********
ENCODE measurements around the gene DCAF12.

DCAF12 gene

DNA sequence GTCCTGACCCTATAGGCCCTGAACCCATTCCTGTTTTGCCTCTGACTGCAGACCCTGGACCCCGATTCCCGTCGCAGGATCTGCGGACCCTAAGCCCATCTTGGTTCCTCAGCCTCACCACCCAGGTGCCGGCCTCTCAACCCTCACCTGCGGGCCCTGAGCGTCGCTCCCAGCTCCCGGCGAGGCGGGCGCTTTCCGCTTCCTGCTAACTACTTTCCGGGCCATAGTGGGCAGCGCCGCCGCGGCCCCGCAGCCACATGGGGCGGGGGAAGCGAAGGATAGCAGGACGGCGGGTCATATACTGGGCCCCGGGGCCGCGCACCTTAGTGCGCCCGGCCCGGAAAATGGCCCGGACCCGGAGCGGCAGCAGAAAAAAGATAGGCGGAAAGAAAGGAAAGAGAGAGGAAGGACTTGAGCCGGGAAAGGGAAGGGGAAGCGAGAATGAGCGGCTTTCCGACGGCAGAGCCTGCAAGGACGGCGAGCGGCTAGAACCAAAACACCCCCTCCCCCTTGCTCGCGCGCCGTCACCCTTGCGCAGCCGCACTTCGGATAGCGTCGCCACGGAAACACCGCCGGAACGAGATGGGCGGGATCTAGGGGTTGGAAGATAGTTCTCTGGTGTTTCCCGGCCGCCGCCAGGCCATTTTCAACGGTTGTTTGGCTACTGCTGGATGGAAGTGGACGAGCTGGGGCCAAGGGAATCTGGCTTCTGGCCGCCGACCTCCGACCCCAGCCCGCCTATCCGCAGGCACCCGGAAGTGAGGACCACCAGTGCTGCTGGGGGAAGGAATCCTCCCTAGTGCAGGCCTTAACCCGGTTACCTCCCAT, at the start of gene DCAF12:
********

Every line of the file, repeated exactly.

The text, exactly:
ENCODE measurements around the gene DCAF12.

DCAF12 gene

DNA sequence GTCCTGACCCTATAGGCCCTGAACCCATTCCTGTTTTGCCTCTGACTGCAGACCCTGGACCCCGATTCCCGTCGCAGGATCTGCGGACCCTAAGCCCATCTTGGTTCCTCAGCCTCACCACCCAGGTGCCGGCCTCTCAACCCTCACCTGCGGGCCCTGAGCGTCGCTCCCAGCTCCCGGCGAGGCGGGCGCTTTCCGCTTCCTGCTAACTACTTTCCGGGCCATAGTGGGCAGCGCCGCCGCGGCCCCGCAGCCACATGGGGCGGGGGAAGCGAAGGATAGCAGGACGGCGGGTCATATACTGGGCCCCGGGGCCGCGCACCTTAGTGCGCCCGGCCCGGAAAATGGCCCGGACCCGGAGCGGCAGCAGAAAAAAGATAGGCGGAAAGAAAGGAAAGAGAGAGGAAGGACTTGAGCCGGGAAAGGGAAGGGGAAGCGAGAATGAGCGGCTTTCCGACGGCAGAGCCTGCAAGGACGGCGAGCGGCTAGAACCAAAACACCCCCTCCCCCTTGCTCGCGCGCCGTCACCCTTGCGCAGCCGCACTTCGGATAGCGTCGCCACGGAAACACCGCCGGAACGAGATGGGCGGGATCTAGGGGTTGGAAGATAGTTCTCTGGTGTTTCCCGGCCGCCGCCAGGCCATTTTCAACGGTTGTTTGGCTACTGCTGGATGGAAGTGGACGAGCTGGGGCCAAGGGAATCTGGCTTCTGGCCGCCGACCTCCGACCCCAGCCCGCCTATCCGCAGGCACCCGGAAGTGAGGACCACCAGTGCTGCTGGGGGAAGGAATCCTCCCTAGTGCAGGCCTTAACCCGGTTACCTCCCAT, at the start of gene DCAF12: